Posts Tagged ‘intentions

25
Mar
14

Your “A” Game is useless without your “Be” Atitudes

Ben CarsonOur “A” Game refers to what we bring to the table displayed in our outward performance. Our “Be” Atitudes are derived from the Sermon on the Mount found in Matthew 5 and convey a series of blessedness based on our inward characteristics. Charlie “Tremendous” Jones said, “Knowing how let’s you drive it; knowing why drives you.” Our outward accomplishments are meaningless without the right inward intentions.

Last Friday I had the pleasure and honor of not only meeting, but dining alongside Dr. Ben Carson. We talked about everything from parents who made us read and write book reports growing up, to publishing, to speaking, to marketing, to mentors, to retirements and, yes, even to future callings. But what stood out most to me was how genuinely brilliant, yet humble, this man is.  He was not boastful, he displayed no hint of ego or hubris, and he exhibited extreme control, not only of the facts, but more importantly, of his emotions.

Dr. Carson is blessed because he is poor in spirit. He acknowledges his spiritual condition and the influence of God in his destiny. When I asked him about running for President, he replied, “If it’s God’s will.” He is aware of his God-given talents and places all of the decisions for their use in the hands of God.

Dr. Carson is blessed because he is meek.  Meekness is all about self-control and a quiet friendly composure which does not become embittered or angry under any circumstances.  It is an active attitude and a deliberate acceptance. “Angry people are selfish people” he said.  “It’s not about you; stay out of their slime pool.”

Dr. Carson is blessed because he is pure of heart. When I asked him about how he maintains his composure when untruths are levied against him, he shared how God dealt with his bad temper when he was a teen, healing him of a flaw which nearly put him on the road to prison.  He commented, “When God fixes a problem He doesn’t just do a paint job. He fixes it.”

When we look at leaders we tend to remember the visionary earth-movers, the fiery orators, the discerning decision-makers. But let us not forget the brilliant leaders who have changed the world through their inward spirit of humility and servitude: Gandhi, Martin Luther King, Mother Teresa, Abraham Lincoln, and the greatest role model of all, Jesus Christ. And in my book, I count Dr. Ben Carson as one of them.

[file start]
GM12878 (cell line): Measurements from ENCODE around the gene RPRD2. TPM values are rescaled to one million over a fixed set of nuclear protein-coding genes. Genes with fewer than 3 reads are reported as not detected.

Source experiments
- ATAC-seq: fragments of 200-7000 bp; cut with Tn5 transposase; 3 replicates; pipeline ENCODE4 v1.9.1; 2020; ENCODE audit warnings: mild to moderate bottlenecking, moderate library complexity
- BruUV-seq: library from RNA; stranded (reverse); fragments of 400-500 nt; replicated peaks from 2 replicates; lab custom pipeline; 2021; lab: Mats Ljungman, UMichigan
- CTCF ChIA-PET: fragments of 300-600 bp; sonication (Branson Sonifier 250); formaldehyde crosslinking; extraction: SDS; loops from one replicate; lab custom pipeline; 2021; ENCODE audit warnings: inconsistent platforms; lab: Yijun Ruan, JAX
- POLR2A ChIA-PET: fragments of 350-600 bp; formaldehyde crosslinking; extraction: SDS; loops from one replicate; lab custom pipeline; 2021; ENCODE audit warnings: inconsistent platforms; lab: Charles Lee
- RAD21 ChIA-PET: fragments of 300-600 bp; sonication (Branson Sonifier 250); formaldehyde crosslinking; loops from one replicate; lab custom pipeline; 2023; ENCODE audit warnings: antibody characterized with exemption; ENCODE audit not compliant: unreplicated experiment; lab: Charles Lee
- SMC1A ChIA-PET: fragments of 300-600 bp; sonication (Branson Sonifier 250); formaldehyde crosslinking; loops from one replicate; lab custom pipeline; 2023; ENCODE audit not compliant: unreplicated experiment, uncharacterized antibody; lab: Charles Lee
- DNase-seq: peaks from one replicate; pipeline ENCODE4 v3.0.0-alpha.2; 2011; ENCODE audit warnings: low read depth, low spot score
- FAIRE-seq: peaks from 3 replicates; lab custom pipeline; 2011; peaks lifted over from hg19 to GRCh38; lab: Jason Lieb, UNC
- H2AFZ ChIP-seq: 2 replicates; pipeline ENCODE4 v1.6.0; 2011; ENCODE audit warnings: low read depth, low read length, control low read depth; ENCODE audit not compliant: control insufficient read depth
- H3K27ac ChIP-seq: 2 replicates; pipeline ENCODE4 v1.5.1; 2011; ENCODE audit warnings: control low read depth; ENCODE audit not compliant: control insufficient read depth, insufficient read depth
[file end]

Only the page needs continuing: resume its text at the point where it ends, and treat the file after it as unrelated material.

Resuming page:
13
Dec
12

Deconstructing the Bull

PicassoBullI recently attended a board meeting where the members discussed whether or not the organization should purchase a building. The overwhelming majority of the room was in favor of the acquisition based on the simple fact that “all the pieces had fallen into place” so how could this not be the desired course of action?

Now I’ll admit that I’m more analytical than your average bear, but I also trust my heart and instinct as well. However, the line of reasoning the group used had some glaring errors. There is a spirit of truth; there is also a spirit of error. There is a spirit of light and a spirit of dark. Just because something looks good and attractive doesn’t mean you should go there. The simple fact that a building is available at a good price does not mean that a purchase is automatically a wise decision. As they say, the road to hell is paved with good intentions.

It seems the ability to think with a discerning mind is almost a lost gift among leaders these days, which may explain why people in positions of power make such awful decisions. They are not looking past the present moment. They want “it” bad and that’s how they get it. We all face things that seem like possible paths or options in our lives, be it in our personal, professional, financial, or spiritual lives.

In 1945 – 1946 Pablo Picasso produced a powerful series of eleven drawings collectively titled Bull. When viewed in sequence, each drawing is a simplification of the previous one, moving from the realistic to the abstract. You can see how he worked away at the complex image bit by bit reducing it to a single fluid line that still posses all the power of the bull itself. His single line drawings are simple yet powerful as they create so much using a single unbroken line.

Picasso got down to the essence of the animal, the true reality of what defined it. We should all be so able to pare down the noise in our daily lives and decisions. My father always told me, “The main thing is to keep the main thing the main thing.” I used to laugh at this when I was younger but as the years went by, I discovered that this was absolutely critical to my life. Debby Boone has a line in a song, “It can’t be wrong, when it feels so right.” Nothing could be further from the truth.

Do you run from person to person seeking fulfillment? Do you allow other opportunities at work to derail you from the real work at hand because it just seems too good to be true? There are many great deceivers out there that convey a counterfeit message. They have their mission; the true test of leadership is determining if it is compatible with yours. Saying no out of fear is cowardice; saying no out of discernment is truly brilliant leadership. Can you deconstruct the bull?




Tremendous Tracey


CEO Tremendous Life Books. Book Evangelist

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